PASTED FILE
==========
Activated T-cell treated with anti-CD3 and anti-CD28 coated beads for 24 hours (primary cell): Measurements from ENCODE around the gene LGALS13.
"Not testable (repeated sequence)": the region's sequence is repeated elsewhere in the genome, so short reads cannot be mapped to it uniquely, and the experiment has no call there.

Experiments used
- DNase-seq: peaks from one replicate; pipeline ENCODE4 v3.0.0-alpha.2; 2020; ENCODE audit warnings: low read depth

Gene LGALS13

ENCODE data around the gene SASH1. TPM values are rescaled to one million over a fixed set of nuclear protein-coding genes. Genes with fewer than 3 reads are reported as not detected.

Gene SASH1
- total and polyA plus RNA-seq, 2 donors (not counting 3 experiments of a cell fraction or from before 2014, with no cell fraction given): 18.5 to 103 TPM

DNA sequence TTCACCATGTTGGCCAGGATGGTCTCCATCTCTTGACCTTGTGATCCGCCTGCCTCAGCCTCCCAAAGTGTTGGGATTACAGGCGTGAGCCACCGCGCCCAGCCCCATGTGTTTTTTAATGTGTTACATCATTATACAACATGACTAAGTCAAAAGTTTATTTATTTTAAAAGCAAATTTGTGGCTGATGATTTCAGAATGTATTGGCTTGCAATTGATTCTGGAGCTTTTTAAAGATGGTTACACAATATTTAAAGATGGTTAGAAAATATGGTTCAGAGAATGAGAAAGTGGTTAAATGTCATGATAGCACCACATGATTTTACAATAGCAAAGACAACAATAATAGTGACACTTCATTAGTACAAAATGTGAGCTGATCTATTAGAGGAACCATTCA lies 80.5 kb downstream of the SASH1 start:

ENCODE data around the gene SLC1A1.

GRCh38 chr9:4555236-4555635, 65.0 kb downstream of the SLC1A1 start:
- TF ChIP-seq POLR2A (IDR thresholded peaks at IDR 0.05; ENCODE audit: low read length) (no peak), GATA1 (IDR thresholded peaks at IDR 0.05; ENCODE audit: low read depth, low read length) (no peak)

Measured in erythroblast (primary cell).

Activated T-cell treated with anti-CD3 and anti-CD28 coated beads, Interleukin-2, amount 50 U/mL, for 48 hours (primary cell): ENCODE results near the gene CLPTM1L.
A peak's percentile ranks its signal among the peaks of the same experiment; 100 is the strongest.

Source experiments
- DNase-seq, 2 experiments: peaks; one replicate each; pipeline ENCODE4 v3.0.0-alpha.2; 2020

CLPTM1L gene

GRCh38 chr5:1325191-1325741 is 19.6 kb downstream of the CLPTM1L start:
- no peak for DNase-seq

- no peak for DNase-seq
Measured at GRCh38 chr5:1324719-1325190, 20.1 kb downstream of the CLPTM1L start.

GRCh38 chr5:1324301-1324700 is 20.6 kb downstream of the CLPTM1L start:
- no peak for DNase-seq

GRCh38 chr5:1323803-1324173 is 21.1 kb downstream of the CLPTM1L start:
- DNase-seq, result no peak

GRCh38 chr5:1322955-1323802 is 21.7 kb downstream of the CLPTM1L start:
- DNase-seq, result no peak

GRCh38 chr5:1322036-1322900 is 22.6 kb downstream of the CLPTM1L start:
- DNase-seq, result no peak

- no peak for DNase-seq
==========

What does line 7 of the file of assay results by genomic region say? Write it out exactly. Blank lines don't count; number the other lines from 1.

Gene SASH1